Research on trustworthiness and trust behavior so far has followed different methodological approaches and has generated conflicting evidence regarding their interrelationships. While several authors follow the definition of trustworthiness as a belief or a formed expectancy by Person A about Person B to do X (usually to reward trust), different hypotheses can be derived regarding its formation, depending on whether one treats trustworthiness as incentive-based or as a propensity or disposition. Additionally, distinct measurement approaches for trustworthiness exist, depending on the mode of data collection. With theoretical claims that trustworthiness represents “the crucial variable” (Hardin in Trust, 2006) for understanding and explaining successful cooperation based on trust, the article proposes the use of para-data in the form of response latency measurement to enhance the understanding of the thought processes behind forming an assessment of trustworthiness. The study uses pooled data from two CATI surveys conducted in Germany in 2012 to test hypotheses on the underlying cognitive process of forming an expectation of trustworthiness by applying the techniques of both response latency measurement and Cox regression models. We find that the applied survey measures of trustworthiness generate inconsistent results regarding the underlying process of forming expectations. Consequences for future research are discussed.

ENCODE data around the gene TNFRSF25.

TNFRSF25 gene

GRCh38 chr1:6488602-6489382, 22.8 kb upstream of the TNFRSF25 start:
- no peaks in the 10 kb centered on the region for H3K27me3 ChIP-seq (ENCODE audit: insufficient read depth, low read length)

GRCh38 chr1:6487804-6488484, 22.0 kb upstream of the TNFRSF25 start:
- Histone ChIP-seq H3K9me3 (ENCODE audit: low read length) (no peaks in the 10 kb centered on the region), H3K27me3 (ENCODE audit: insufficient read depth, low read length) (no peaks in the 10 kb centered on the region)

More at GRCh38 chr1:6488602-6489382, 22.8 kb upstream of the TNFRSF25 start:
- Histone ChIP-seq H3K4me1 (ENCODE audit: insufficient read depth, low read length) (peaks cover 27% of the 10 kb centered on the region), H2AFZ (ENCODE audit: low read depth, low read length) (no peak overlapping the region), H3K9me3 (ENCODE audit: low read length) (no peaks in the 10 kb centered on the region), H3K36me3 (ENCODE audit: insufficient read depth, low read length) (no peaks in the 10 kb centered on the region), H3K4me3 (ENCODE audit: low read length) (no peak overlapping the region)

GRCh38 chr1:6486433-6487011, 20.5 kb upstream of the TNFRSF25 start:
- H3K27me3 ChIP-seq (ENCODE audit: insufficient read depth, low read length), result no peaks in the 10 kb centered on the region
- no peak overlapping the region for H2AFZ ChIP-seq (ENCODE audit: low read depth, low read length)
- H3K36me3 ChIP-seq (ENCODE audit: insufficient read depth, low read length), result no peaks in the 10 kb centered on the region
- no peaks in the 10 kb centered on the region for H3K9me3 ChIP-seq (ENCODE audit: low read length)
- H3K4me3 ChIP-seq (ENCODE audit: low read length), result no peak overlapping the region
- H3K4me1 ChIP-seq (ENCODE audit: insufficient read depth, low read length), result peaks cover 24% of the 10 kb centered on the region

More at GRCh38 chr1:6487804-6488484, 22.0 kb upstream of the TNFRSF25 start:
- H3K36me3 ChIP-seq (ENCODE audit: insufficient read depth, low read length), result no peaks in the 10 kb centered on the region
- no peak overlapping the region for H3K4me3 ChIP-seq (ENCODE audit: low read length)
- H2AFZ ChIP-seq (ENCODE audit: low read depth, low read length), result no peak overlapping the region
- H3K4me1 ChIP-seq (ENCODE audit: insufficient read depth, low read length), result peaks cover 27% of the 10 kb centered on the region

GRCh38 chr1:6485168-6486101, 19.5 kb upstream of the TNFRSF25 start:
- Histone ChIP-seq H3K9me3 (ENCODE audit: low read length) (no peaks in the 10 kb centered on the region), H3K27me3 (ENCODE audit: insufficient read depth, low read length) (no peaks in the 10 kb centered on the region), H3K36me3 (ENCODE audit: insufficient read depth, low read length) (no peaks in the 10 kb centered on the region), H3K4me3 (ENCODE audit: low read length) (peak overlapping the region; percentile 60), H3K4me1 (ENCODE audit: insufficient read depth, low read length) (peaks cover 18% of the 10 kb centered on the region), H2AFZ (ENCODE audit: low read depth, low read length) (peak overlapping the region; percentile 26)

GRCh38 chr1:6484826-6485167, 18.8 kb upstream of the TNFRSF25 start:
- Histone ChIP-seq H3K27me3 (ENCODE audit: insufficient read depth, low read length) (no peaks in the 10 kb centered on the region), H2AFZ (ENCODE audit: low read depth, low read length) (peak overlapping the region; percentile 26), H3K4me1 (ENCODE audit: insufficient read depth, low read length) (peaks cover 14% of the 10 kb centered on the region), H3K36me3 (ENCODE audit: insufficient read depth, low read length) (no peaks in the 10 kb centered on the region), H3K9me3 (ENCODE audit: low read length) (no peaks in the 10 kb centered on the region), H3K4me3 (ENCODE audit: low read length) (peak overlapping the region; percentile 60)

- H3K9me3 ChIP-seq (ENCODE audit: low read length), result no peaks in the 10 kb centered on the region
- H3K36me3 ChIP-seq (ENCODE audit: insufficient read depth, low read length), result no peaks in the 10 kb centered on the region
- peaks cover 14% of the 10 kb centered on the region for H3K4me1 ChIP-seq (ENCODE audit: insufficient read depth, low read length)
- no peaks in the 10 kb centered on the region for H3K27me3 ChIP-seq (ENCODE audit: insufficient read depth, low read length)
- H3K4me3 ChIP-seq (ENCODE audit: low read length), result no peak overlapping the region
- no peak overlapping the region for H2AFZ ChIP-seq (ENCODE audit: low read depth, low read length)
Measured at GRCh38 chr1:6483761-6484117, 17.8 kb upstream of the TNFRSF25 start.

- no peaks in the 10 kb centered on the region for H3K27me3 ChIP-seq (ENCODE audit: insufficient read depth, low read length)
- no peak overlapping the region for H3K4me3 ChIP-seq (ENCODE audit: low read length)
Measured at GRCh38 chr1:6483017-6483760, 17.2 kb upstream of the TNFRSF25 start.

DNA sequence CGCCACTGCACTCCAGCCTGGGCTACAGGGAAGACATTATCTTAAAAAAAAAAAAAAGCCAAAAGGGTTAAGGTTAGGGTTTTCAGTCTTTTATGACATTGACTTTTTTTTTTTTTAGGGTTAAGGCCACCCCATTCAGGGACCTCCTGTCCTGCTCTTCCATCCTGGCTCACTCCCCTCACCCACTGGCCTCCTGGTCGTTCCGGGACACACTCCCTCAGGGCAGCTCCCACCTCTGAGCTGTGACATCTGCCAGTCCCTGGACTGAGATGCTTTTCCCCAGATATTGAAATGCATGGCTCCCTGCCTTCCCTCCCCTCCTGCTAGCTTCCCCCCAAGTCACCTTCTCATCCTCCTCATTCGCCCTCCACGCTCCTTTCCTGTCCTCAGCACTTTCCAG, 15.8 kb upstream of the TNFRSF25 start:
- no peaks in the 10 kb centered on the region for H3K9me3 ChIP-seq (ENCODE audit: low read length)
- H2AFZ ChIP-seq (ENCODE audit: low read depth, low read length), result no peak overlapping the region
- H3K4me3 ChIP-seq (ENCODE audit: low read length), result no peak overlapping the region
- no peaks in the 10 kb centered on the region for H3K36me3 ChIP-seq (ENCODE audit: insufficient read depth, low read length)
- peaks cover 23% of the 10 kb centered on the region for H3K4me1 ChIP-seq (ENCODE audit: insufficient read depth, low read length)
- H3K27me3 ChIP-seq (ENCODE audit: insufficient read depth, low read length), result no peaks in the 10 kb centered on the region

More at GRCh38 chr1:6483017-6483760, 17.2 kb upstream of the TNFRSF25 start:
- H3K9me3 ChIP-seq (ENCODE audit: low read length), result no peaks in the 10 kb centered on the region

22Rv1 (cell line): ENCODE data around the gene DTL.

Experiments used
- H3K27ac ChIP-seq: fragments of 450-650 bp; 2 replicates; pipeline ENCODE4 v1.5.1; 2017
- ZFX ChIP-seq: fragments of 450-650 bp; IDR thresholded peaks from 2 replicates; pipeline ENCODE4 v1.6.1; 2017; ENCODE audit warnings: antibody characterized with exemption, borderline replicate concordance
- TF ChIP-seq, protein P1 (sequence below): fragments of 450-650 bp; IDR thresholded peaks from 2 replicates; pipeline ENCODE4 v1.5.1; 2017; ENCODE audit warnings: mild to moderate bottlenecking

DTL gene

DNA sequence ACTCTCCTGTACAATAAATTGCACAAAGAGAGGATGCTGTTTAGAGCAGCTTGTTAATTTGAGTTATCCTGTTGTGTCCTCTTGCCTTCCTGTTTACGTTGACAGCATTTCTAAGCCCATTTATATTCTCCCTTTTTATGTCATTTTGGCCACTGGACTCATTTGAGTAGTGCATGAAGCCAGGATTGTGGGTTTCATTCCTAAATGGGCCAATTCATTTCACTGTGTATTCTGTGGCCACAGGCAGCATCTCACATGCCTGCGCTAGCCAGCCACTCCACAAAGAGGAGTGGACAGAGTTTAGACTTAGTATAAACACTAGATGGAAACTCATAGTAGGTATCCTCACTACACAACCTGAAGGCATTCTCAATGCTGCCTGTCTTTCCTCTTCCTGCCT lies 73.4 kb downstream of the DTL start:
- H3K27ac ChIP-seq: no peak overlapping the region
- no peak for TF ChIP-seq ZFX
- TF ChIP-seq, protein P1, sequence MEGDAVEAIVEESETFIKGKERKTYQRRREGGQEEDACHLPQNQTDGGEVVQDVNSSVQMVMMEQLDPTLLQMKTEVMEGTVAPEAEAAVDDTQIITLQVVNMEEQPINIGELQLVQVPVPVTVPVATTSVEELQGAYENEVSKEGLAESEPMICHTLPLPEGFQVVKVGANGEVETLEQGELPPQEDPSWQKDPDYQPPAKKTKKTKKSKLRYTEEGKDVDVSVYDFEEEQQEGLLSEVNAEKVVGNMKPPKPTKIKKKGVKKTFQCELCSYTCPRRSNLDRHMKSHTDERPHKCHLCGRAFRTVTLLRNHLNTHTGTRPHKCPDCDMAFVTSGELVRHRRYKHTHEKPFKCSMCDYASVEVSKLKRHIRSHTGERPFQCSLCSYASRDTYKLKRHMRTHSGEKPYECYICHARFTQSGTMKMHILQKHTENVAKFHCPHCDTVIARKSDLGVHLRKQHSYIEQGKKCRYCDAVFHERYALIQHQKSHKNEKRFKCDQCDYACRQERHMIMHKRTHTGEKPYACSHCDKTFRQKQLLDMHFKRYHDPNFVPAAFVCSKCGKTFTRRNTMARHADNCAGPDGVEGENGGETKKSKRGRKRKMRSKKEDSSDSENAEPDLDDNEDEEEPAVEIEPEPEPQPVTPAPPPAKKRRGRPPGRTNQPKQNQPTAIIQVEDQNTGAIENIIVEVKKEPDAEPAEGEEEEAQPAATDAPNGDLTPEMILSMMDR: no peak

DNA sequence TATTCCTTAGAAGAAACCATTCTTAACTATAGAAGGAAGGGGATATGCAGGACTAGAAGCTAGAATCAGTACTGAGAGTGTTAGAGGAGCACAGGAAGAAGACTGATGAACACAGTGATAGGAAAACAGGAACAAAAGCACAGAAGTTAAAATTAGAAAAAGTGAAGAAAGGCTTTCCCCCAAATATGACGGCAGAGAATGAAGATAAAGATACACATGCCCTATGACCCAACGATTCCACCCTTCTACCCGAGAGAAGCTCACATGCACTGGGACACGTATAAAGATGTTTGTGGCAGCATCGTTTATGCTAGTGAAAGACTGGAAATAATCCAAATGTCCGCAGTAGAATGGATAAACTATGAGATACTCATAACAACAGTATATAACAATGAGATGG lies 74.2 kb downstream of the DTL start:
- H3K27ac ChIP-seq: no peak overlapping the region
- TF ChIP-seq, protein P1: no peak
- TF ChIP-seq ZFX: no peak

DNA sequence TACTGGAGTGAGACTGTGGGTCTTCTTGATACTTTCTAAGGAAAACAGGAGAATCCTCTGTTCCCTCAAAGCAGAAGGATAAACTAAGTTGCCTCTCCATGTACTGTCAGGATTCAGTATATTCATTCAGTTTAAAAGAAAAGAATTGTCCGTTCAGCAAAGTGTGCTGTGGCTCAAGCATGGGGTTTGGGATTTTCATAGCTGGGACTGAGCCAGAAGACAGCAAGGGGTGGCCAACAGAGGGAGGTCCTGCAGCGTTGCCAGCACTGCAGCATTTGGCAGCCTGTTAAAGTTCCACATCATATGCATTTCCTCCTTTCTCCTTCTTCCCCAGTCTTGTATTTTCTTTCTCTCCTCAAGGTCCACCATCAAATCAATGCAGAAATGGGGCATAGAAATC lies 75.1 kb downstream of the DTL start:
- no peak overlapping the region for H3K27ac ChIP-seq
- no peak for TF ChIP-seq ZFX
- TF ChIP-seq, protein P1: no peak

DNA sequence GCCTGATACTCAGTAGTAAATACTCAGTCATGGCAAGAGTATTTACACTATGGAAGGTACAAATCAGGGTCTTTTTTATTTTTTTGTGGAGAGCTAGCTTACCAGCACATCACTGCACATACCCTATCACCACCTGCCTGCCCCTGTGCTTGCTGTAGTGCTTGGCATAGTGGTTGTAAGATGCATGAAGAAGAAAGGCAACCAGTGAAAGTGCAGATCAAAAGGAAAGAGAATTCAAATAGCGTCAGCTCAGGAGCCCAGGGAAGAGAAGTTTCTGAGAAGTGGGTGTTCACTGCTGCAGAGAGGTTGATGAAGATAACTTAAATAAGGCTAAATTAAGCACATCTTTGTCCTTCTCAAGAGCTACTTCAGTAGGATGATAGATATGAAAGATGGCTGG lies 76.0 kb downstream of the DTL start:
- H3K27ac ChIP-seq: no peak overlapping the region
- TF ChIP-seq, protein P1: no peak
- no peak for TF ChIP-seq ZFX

Quality & Quantity – Springer Journals
Published: Dec 16, 2014
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